Supermarine Seafire F.46

The Supermarine Seafire F.Mk.46 was the first version of the Griffon-powered Seafire to be truly suitable for service on aircraft carriers, featuring contra-rotating propellers that solved the handling problems caused by the torque problems introduced with the Griffon.

The Seafire F Mk 46 was based on the Spitfire 22, and so had the bubble canopy and cut-down rear fuselage also seen on the Seafire XVII. It was powered by a Griffon 87 engine that drove two three-bladed contra-rotating propellers (rotating in opposite directions), in a successful attempt to cancel out the engine torque. This greatly improved the aircraft's directional stability, making it much easier to fly.

The first F.Mk.46 made its maiden flight in September 1944, and went for tests in November 1944. These were so successful that despite the lack of folding wings an order was placed for 200 aircraft, to be built at South Marston. Only 24 had been completed before the end of the war and the cancelation of the order. The aircraft that were produced didn't enter service until 1948, and were used for training and trials, before being withdrawn in 1951.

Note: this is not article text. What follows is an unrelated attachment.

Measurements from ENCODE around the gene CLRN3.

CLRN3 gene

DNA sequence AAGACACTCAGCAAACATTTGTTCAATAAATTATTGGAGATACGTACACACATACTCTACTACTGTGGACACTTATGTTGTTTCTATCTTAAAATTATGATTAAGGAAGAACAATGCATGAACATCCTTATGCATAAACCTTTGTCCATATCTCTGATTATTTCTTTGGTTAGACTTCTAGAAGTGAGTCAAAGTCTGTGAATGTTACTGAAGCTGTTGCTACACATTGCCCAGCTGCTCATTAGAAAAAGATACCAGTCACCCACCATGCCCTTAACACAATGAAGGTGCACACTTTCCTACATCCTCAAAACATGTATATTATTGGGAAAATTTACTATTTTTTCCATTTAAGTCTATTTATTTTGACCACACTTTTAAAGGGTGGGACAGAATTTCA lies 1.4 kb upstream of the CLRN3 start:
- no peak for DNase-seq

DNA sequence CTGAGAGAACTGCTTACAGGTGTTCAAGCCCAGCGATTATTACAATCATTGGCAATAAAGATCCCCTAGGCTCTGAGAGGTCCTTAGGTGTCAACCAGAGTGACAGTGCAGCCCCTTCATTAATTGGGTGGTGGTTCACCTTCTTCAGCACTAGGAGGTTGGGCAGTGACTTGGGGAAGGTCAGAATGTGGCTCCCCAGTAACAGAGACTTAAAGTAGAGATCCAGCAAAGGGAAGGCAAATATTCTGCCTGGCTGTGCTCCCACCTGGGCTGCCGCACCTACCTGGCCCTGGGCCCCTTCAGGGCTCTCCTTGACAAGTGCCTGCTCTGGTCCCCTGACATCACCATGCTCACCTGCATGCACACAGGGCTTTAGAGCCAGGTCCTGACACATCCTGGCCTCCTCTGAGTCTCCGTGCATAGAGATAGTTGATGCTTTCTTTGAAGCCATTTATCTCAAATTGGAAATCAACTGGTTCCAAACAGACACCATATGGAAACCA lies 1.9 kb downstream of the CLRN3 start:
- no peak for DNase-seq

Supermarine Type 388
Engine: Two-stage two-speed supercharged Griffon 61, 62, 64, 85 or 87
Power: 1,540hp
Crew: 1
Wing span: 36ft 11in
Length: 33ft 3in (tail up), 34ft 6in (to tip of arrestor hook)
Height: 11ft 6in (tail up), 12ft 6in (tail down)
Max Speed: 435mph at 24,000ft
Cruising Speed: 40,700ft
Armament: Four Hispano 20mm Mk II cannon
Bomb-load: One 500lb under fuselage; late production could carry eight 3in rocket projectiles, four under each wing

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How to cite this article: Rickard, J (29 January 2010), Supermarine Seafire F.46 , http://www.historyofwar.org/articles/weapons_supermarine_seafire_46.html

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